James Bond movies have traditionally been the domain of action directors, folks capable of handling the complex special effects and sophisticated stuntwork associated with the blockbuster 007 franchise. So when Marc Forster, director of the modestly budgeted dramas Stranger than Fiction and The Kite Runner, appeared on the shortlist of choices to helm the follow-up to 2006's Casino Royale, fans were taken aback. None were more surprised, however, than Forster himself, who had never pursued the job. Despite his protestations, producers Barbara Broccoli and Michael G. Wilson hired him anyway.
The Swiss-born Forster sat down with us recently to talk about his experience in the Quantum of Solace director's chair, and why he'll probably never direct another Bond flick again.
ReelzChannel: Were you surprised when they chose you to direct this?
Forster: Yeah. I met Michael and Barbara in their office and my agent said, "Look, they want to meet you for the Bond film. They want to offer it to you." I said, "I don't want to do a Bond movie. I have no interest." He said, "Oh yes, but they really want to meet you. Just do the meeting." So anyway, I met them and I thought they were lovely, charming, interesting people to talk to. And I said, "You know, I don't think you're got the right director. Action is not my forte. I love action movies and would love to do one at some point, but not necessarily the 22nd of a 40-year-old franchise." I'd always heard that they were very controlling about everything, but I liked them and they were charming and they kept coming back to me. I said, "OK, look. If I can use the people, can bring my creative team to the movie, and do the movie in my head that I imagine I want to make, then I will be interested in doing it."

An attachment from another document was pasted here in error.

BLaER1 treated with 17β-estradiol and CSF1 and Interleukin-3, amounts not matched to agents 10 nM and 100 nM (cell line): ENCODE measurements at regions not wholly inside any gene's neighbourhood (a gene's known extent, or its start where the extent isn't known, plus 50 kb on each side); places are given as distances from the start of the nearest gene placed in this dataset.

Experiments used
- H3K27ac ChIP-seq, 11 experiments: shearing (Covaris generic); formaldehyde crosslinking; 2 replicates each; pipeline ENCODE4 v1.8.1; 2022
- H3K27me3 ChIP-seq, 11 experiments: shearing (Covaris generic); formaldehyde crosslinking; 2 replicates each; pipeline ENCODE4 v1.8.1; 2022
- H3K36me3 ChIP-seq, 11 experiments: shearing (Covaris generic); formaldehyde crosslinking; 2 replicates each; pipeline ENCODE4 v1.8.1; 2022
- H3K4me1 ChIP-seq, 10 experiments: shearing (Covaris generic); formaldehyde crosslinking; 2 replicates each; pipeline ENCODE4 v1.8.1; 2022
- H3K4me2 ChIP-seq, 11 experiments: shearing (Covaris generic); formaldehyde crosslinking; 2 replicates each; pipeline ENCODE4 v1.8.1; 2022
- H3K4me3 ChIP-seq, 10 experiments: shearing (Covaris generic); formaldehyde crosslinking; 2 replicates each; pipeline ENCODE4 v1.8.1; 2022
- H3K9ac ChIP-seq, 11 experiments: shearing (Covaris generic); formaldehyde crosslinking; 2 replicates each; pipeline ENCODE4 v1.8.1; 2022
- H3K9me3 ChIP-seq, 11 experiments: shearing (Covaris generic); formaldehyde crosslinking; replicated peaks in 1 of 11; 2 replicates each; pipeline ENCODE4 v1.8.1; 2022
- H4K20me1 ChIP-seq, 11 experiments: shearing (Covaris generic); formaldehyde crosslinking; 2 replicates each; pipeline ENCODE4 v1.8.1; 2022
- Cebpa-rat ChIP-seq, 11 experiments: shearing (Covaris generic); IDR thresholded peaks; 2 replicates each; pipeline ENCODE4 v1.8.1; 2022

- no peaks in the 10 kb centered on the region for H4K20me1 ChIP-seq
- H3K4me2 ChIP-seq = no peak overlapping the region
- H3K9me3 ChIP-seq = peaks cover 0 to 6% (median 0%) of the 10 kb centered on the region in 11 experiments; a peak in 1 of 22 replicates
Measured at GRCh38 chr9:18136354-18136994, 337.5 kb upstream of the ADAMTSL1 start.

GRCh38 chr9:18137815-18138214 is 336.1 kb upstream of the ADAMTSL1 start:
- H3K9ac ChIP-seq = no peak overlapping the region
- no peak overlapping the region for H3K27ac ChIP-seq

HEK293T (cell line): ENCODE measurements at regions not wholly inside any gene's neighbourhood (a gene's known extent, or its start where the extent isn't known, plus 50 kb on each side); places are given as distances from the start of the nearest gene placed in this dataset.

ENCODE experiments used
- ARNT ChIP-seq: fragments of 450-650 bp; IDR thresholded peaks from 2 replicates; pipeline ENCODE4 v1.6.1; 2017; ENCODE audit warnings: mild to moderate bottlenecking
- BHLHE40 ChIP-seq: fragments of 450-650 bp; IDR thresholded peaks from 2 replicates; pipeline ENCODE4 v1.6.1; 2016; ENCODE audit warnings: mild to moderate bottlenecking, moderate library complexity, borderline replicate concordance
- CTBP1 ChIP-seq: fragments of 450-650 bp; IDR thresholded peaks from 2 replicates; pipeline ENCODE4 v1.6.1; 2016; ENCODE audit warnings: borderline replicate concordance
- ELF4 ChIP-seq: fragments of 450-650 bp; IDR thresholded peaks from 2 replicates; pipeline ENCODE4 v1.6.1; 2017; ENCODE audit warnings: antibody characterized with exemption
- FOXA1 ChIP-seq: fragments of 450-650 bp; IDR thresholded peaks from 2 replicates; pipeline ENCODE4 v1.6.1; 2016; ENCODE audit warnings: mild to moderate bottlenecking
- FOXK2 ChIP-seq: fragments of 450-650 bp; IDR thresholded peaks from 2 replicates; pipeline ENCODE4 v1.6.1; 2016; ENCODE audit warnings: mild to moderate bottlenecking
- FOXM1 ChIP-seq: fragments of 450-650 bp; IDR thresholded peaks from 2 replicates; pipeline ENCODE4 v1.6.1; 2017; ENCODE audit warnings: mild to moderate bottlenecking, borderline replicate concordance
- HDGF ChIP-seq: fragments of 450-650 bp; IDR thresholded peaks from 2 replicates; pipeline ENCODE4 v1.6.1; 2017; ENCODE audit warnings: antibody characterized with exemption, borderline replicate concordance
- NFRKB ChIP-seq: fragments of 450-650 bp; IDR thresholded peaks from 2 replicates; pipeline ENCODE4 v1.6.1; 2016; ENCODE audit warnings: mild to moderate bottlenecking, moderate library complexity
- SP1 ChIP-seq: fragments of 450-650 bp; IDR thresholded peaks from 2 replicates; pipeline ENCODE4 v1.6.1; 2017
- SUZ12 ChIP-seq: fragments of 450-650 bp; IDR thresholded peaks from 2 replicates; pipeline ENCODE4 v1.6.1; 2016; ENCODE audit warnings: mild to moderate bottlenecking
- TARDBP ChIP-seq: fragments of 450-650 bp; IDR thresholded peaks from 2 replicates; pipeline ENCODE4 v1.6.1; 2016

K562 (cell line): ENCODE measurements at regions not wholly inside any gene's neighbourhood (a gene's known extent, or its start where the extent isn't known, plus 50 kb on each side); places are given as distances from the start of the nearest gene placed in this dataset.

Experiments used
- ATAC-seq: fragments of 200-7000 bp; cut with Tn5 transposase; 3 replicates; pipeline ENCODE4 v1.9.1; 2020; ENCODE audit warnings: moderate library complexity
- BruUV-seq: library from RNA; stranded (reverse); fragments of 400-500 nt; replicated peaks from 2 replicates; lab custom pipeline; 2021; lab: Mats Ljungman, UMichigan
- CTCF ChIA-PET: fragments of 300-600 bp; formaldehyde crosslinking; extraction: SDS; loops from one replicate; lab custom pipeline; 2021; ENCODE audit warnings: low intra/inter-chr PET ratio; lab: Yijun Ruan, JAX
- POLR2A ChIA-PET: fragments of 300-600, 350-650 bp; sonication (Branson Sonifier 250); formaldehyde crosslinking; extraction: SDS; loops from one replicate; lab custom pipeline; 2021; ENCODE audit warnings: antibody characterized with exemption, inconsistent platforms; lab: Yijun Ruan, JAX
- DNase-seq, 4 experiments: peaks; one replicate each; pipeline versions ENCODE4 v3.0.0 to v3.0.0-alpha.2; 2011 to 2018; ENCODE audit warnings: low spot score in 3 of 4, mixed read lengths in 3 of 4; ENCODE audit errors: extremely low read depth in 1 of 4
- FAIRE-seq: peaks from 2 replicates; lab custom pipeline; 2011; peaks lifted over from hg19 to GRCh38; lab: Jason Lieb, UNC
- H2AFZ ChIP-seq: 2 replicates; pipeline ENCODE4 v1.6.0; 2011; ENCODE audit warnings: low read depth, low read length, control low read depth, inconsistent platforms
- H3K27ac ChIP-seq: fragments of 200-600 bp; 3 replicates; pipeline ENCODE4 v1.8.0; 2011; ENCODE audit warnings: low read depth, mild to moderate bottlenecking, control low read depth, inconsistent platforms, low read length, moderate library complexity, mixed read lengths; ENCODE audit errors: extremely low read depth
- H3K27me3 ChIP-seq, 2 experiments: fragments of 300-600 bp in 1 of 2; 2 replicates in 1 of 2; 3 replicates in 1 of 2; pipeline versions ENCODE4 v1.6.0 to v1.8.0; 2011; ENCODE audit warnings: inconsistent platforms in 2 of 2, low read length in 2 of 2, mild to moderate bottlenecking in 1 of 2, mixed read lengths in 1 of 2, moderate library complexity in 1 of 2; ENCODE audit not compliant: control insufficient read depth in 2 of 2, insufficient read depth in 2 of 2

ReelzChannel: Did you have any idea what you were getting into?
Forster: No, I didn't, because otherwise, looking back, I wouldn't have had the insanity to actually get myself into this!
ReelzChannel: Did the producers give you any rules, in terms of what you could or couldn't do with the Bond character?
Forster: No. The only rule was that Bond doesn't kill innocent people. They pretty much gave me freedom, but they said that Bond can't kill the innocent.
ReelzChannel: Would you be willing to direct another Bond movie?